him. For Cassandra, the evening ended too soon.
Less than a fortnight had passed from the delightful evening of the
Tubvilles' visit when Cassandra acquired a ghastly cough that kept her
confined to bed for days. Feeling improved and longing for an
excursion, she ventured about the Steadmeath acreage, beyond the
entrance of the valley, where the country was wild, swelling and
Cassandra was certain that the fresh air would convalesce her spirits,
yet this sense of vigor and quest obscured the looming dark skies.
T'was not long before she found herself atop a great hillock; a
considerable journey from her dry domicile, water drenching her every
fiber. She attempted to dash down this mighty rise that she may find
dry shelter more hastily but her foot caught a hidden furrow and she
fell with all the force of the storm onto the soft earth. Her sobs
blended with the rain until she saw a sizeable young man on a great
horse in the distance.
Barely conscious when he came to her, her eyes fixed on the sweet round
face that had touched her dreams for many nights. She attempted to rise
for him, but she was out of herself and on the threshold of collapse.
Daniel Tubville caught Cassandra in his arms, lifting her from the
He brushed her sodden tresses from her pleasing yet ashen visage and
easily lifted her small frame to his steed, her lithe body supported by
his round middle. They galloped with full force to Steadmeath. Despite
her weakened condition, that his quaking bulk pressed against her body
went far to comfort her. He swiftly delivered Cassandra to her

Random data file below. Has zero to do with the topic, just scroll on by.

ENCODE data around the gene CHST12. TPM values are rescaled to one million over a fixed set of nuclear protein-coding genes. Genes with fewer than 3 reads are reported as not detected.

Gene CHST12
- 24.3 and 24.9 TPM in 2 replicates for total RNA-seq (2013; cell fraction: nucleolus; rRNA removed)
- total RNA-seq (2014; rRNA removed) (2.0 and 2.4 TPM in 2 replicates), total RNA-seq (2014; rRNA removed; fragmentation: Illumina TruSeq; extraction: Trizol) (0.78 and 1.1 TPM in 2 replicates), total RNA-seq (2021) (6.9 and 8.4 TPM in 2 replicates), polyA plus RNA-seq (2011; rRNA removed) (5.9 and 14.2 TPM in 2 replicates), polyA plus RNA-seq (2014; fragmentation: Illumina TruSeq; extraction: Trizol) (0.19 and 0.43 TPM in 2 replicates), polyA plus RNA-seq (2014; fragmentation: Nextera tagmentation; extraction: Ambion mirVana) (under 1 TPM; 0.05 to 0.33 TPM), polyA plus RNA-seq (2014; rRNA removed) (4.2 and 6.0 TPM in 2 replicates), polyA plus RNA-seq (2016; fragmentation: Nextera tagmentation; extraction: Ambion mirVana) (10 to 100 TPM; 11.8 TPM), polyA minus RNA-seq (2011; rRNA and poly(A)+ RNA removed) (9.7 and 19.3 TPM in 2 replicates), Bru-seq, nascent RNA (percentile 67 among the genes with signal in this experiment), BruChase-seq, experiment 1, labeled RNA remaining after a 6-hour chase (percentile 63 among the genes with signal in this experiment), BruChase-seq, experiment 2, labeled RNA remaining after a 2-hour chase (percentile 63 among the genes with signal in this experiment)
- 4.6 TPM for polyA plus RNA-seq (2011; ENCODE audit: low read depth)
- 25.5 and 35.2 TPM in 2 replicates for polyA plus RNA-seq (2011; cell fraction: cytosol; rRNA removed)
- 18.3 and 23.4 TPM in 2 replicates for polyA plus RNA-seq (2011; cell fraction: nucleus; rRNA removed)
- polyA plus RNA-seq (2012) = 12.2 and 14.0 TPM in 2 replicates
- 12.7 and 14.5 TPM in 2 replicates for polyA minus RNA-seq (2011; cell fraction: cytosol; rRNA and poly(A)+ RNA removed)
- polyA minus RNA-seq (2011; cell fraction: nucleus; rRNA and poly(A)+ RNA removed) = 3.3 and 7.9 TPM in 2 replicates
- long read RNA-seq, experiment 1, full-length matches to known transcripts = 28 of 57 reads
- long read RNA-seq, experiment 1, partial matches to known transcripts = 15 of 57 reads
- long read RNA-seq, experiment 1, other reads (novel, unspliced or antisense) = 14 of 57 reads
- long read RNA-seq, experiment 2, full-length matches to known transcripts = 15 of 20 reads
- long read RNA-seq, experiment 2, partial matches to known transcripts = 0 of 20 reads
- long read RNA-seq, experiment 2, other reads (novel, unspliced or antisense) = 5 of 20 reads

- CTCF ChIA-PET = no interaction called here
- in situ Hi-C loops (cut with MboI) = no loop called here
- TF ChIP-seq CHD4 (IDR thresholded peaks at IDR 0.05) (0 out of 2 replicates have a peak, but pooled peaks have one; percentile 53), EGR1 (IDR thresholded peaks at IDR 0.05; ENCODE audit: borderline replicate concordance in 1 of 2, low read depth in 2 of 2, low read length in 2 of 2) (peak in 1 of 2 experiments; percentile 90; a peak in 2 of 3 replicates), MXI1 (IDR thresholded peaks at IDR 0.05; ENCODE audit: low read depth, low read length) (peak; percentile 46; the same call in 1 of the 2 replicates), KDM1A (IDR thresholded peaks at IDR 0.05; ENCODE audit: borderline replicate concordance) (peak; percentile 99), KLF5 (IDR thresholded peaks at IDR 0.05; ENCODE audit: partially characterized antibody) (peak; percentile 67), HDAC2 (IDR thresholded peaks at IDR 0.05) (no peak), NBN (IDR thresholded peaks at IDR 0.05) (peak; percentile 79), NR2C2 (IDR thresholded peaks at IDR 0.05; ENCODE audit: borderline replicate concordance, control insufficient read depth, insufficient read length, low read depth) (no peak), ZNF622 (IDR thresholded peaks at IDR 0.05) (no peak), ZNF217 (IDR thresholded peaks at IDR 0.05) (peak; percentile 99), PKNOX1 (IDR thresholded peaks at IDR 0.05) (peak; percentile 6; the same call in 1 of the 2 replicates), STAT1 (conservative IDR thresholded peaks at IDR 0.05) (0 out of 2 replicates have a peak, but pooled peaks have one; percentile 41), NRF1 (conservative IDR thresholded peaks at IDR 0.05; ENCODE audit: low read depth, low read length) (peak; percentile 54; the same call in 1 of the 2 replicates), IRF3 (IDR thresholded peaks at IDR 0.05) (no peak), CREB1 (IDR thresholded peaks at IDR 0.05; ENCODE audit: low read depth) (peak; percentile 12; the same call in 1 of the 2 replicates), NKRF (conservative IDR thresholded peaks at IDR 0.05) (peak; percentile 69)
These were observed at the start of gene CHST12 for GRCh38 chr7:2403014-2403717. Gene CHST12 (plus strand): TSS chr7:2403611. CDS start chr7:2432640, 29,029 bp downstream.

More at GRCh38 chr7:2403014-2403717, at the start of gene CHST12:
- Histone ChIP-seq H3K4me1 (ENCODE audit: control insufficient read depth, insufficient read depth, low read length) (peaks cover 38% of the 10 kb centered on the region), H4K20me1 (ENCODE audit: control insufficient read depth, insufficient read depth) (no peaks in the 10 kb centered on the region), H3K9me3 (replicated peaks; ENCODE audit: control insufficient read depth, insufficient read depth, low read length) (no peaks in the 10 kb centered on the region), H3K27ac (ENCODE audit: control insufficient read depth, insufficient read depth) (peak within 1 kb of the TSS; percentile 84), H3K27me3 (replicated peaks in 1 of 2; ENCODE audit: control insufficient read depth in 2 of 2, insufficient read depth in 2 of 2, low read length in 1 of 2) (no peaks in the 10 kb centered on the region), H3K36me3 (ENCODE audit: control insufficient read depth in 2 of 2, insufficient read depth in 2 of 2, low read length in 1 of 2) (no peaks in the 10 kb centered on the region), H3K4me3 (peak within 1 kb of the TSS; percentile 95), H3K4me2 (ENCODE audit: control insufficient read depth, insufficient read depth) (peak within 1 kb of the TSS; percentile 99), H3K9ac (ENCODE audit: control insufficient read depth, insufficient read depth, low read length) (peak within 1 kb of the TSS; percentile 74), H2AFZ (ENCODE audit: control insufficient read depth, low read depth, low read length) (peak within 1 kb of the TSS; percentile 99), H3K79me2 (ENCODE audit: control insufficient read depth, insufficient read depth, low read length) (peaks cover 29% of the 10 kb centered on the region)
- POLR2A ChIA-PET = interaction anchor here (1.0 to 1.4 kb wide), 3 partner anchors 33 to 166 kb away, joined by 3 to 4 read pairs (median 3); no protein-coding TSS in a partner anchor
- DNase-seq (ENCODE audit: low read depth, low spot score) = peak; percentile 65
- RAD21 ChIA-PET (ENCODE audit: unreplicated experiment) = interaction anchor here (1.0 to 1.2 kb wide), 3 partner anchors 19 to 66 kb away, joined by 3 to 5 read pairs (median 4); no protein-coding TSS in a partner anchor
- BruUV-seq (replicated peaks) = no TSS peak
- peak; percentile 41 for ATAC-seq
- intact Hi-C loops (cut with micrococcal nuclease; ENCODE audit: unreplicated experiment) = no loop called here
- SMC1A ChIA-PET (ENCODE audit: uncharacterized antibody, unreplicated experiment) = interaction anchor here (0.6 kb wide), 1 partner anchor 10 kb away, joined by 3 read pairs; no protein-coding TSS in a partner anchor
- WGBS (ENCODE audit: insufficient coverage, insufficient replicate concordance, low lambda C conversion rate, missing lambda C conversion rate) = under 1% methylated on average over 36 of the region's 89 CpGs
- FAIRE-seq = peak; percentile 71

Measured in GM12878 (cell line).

governess, Mrs. Langholm. With much alarm, she was whisked away from
Daniel and accordingly could be attended to further by the family
Another fortnight passed before Cassandra was suitably strong to
receive visitors. The one most inquiring as to her condition was Daniel
Tubville. His entrance into her sitting room did much to brighten her
previously sullen mood. His clothing adorned his body in a far less
restricting fashion than in prior months, yet he seemed of slightly
greater proportions. She surmised rightly that he had undoubtedly been
to the Haberdashery of late.
The two young people conversed quietly for a turn. She humbly thanked
him for having rescued her from the unfortunate fall that weakened her.
And upon her claim that she had become too slight in her recent
illness, Daniel stated in reddened bashfulness that he must have
compensated for her loss with his expansion, patting his own growing
rotundity. Cassandra clasped her hands to her own middle and declared
much to Daniel's surprise that his compensations were met by her
Upon overhearing this flattery, Cassandra's governess decided it was
grounds for rest and suggested the younger Tubville take leave of Miss
Chiswell for the moment. She suggested he call again and he agreed with
a smile and the tip of his hat.
As Mrs. Langholm helped her to her quarters, she whispered to the girl
that she sensed the younger Mr. Tubville as having great affection for
Miss Chiswell. Cassandra became giddy at the notion and labored her
governess to speak more on the topic. But the governess charged her to
her bed and bid her bye.
Within days Cassandra was back amongst her community at their house of
worship. She sat with her father close to the lectern so as to have
sight of this young man she felt such affection for. And she studied